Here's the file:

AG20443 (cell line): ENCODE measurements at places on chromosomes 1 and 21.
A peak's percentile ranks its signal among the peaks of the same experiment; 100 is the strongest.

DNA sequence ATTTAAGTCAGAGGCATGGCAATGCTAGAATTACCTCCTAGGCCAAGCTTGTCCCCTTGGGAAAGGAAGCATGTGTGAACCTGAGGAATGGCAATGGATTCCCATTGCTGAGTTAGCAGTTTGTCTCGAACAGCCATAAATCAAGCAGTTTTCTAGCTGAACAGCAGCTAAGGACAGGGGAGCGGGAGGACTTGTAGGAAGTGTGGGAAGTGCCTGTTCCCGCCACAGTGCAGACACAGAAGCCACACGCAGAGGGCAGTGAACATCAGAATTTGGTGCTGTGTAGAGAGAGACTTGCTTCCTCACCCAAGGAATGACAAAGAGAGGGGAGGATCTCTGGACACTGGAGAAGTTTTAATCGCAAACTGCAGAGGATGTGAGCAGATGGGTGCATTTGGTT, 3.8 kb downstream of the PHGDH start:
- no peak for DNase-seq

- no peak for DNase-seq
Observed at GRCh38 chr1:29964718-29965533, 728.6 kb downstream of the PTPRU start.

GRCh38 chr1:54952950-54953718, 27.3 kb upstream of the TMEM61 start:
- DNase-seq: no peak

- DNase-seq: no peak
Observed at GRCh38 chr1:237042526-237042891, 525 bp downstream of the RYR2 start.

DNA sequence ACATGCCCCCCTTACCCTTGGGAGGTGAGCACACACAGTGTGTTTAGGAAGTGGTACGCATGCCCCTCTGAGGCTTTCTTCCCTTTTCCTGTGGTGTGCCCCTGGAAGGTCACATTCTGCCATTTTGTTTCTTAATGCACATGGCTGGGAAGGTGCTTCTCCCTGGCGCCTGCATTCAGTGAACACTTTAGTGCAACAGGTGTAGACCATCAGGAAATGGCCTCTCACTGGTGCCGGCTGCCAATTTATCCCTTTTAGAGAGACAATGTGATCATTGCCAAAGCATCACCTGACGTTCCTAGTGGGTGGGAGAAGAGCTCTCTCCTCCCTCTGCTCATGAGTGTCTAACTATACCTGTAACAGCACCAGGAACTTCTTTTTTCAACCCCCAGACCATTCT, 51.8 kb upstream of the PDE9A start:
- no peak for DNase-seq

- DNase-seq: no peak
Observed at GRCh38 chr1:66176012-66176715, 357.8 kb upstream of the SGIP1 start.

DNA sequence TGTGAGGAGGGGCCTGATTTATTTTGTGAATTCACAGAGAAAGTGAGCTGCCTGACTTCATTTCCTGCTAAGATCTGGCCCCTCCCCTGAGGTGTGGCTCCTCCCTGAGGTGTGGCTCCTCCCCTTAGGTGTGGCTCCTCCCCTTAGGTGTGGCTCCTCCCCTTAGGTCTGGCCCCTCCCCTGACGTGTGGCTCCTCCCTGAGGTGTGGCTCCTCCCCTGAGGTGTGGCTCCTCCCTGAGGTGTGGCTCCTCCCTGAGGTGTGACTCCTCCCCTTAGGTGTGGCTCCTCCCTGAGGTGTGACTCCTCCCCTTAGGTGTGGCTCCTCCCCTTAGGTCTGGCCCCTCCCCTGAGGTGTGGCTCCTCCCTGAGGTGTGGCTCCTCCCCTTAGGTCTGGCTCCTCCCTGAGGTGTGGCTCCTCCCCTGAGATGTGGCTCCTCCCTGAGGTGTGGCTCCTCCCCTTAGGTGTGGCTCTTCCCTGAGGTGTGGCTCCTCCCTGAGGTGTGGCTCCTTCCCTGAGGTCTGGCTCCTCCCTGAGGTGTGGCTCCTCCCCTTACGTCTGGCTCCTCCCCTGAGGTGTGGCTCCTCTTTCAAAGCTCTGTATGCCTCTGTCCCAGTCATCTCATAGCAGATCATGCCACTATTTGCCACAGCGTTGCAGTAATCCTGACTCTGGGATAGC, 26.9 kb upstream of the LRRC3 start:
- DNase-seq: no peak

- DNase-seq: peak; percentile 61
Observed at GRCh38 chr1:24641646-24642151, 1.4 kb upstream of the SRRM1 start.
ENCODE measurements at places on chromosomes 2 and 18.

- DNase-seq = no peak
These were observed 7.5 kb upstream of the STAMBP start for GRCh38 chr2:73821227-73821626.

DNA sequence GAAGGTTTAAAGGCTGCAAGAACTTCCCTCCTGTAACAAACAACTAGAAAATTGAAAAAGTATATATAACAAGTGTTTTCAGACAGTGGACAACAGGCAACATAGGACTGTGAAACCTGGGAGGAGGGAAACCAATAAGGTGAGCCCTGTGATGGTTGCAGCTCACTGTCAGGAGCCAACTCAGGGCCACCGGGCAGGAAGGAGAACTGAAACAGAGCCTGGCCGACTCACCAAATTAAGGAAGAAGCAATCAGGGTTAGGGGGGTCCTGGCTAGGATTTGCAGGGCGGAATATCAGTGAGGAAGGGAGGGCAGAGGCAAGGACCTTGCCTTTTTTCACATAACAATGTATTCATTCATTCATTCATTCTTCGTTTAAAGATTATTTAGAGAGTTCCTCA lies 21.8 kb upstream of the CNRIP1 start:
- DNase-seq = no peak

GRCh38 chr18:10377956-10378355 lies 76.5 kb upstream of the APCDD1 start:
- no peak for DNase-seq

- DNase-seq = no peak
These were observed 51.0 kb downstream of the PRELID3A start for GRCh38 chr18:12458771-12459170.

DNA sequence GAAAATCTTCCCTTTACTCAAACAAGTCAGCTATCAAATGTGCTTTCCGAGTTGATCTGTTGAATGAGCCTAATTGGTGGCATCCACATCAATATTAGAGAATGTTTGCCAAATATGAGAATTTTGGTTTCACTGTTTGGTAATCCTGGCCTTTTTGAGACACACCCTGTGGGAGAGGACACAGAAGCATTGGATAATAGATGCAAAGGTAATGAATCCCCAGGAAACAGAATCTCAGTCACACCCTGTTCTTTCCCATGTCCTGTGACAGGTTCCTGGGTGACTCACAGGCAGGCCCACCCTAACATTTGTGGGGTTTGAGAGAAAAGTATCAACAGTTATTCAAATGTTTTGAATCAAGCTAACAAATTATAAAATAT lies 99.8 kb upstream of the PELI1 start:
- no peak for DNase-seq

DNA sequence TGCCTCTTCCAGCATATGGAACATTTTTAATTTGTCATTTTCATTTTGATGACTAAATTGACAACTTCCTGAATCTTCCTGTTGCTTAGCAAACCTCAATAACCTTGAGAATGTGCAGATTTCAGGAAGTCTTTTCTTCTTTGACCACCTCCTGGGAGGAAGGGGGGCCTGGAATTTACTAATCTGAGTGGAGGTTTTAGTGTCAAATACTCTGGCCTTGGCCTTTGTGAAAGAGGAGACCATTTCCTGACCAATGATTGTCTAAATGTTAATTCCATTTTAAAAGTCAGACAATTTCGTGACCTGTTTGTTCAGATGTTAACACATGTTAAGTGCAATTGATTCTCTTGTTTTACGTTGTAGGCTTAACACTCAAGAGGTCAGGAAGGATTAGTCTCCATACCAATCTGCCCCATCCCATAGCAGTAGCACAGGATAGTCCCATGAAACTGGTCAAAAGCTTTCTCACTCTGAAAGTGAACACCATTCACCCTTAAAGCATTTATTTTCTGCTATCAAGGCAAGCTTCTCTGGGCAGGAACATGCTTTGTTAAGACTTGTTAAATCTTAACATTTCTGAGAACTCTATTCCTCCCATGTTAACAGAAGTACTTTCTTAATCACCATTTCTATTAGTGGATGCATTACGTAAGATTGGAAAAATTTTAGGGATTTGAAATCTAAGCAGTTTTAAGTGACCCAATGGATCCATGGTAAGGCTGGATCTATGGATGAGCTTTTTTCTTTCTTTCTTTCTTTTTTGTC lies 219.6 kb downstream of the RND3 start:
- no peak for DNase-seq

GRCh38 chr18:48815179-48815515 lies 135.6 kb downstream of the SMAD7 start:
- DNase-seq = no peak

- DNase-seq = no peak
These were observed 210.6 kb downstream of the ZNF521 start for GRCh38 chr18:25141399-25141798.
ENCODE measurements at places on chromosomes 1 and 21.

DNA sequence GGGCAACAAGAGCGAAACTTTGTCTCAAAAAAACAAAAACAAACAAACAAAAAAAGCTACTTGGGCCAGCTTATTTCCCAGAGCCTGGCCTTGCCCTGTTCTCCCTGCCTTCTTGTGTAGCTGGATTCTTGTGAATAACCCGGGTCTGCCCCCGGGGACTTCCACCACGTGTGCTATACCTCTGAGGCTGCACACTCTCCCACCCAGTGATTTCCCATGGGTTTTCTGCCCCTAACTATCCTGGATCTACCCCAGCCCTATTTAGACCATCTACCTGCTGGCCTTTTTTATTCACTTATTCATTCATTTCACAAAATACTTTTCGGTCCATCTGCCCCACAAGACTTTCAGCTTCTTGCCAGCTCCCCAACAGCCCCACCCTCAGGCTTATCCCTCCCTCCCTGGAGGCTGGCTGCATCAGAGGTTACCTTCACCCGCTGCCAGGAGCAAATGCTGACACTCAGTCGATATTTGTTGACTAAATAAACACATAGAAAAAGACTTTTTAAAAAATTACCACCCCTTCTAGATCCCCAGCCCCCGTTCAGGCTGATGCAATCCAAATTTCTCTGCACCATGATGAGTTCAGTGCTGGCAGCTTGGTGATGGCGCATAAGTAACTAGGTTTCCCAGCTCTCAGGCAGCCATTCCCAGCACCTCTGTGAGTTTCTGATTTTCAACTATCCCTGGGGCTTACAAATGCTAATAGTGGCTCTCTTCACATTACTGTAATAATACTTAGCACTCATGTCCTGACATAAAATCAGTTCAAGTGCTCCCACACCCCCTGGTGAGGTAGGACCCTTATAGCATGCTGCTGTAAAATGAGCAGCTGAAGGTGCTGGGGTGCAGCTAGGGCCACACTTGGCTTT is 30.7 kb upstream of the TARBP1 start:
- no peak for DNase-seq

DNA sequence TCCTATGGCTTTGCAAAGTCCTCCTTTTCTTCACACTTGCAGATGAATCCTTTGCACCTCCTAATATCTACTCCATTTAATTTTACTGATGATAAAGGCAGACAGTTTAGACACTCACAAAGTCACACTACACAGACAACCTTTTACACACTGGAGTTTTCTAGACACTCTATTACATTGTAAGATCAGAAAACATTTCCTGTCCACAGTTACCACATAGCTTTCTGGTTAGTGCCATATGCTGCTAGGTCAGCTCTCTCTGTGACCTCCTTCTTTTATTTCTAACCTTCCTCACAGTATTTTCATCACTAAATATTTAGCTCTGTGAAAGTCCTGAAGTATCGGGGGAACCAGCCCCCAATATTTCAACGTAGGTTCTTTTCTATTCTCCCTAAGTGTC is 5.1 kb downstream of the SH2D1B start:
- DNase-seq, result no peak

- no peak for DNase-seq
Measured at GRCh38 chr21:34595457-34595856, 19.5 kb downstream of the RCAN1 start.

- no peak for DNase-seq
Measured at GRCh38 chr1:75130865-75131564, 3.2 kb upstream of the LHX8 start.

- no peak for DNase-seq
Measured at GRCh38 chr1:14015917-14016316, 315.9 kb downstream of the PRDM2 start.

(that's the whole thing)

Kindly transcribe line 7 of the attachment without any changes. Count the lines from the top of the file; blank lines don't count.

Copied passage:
GRCh38 chr1:54952950-54953718, 27.3 kb upstream of the TMEM61 start: